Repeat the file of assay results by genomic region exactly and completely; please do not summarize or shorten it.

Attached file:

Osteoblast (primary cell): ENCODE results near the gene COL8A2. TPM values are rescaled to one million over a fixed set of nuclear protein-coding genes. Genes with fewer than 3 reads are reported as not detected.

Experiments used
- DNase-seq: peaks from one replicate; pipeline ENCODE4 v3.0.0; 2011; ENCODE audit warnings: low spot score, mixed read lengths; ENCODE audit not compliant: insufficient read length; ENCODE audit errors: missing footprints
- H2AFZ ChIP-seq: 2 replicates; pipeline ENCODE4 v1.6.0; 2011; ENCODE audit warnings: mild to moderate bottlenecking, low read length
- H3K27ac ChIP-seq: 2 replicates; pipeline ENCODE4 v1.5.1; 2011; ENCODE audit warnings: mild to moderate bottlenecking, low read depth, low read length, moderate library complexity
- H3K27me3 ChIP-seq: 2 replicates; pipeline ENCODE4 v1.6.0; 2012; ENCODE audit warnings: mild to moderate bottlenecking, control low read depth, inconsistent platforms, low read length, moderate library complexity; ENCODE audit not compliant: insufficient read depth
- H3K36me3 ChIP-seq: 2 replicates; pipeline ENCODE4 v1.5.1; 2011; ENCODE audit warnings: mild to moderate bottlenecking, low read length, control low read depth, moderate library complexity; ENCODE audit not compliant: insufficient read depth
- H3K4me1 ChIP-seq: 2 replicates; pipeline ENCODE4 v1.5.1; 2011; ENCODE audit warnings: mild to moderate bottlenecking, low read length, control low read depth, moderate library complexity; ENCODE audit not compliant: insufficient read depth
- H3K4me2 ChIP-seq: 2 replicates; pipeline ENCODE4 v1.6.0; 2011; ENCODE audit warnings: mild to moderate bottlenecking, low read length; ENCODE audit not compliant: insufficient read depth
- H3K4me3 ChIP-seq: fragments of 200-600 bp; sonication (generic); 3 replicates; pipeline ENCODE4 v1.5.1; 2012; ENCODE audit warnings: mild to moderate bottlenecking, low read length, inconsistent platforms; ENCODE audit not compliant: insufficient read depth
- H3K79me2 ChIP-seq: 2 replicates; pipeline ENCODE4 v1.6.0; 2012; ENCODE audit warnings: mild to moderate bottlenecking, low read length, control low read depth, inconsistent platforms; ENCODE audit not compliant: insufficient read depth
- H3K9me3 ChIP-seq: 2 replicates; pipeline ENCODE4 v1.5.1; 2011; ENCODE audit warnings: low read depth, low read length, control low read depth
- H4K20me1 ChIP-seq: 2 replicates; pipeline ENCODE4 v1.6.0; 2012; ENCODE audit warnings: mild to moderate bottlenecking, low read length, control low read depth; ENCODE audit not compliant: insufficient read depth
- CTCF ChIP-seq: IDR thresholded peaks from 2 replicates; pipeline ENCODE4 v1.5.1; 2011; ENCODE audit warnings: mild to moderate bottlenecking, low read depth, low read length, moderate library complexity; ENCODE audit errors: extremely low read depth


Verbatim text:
Osteoblast (primary cell): ENCODE results near the gene COL8A2. TPM values are rescaled to one million over a fixed set of nuclear protein-coding genes. Genes with fewer than 3 reads are reported as not detected.

Experiments used
- DNase-seq: peaks from one replicate; pipeline ENCODE4 v3.0.0; 2011; ENCODE audit warnings: low spot score, mixed read lengths; ENCODE audit not compliant: insufficient read length; ENCODE audit errors: missing footprints
- H2AFZ ChIP-seq: 2 replicates; pipeline ENCODE4 v1.6.0; 2011; ENCODE audit warnings: mild to moderate bottlenecking, low read length
- H3K27ac ChIP-seq: 2 replicates; pipeline ENCODE4 v1.5.1; 2011; ENCODE audit warnings: mild to moderate bottlenecking, low read depth, low read length, moderate library complexity
- H3K27me3 ChIP-seq: 2 replicates; pipeline ENCODE4 v1.6.0; 2012; ENCODE audit warnings: mild to moderate bottlenecking, control low read depth, inconsistent platforms, low read length, moderate library complexity; ENCODE audit not compliant: insufficient read depth
- H3K36me3 ChIP-seq: 2 replicates; pipeline ENCODE4 v1.5.1; 2011; ENCODE audit warnings: mild to moderate bottlenecking, low read length, control low read depth, moderate library complexity; ENCODE audit not compliant: insufficient read depth
- H3K4me1 ChIP-seq: 2 replicates; pipeline ENCODE4 v1.5.1; 2011; ENCODE audit warnings: mild to moderate bottlenecking, low read length, control low read depth, moderate library complexity; ENCODE audit not compliant: insufficient read depth
- H3K4me2 ChIP-seq: 2 replicates; pipeline ENCODE4 v1.6.0; 2011; ENCODE audit warnings: mild to moderate bottlenecking, low read length; ENCODE audit not compliant: insufficient read depth
- H3K4me3 ChIP-seq: fragments of 200-600 bp; sonication (generic); 3 replicates; pipeline ENCODE4 v1.5.1; 2012; ENCODE audit warnings: mild to moderate bottlenecking, low read length, inconsistent platforms; ENCODE audit not compliant: insufficient read depth
- H3K79me2 ChIP-seq: 2 replicates; pipeline ENCODE4 v1.6.0; 2012; ENCODE audit warnings: mild to moderate bottlenecking, low read length, control low read depth, inconsistent platforms; ENCODE audit not compliant: insufficient read depth
- H3K9me3 ChIP-seq: 2 replicates; pipeline ENCODE4 v1.5.1; 2011; ENCODE audit warnings: low read depth, low read length, control low read depth
- H4K20me1 ChIP-seq: 2 replicates; pipeline ENCODE4 v1.6.0; 2012; ENCODE audit warnings: mild to moderate bottlenecking, low read length, control low read depth; ENCODE audit not compliant: insufficient read depth
- CTCF ChIP-seq: IDR thresholded peaks from 2 replicates; pipeline ENCODE4 v1.5.1; 2011; ENCODE audit warnings: mild to moderate bottlenecking, low read depth, low read length, moderate library complexity; ENCODE audit errors: extremely low read depth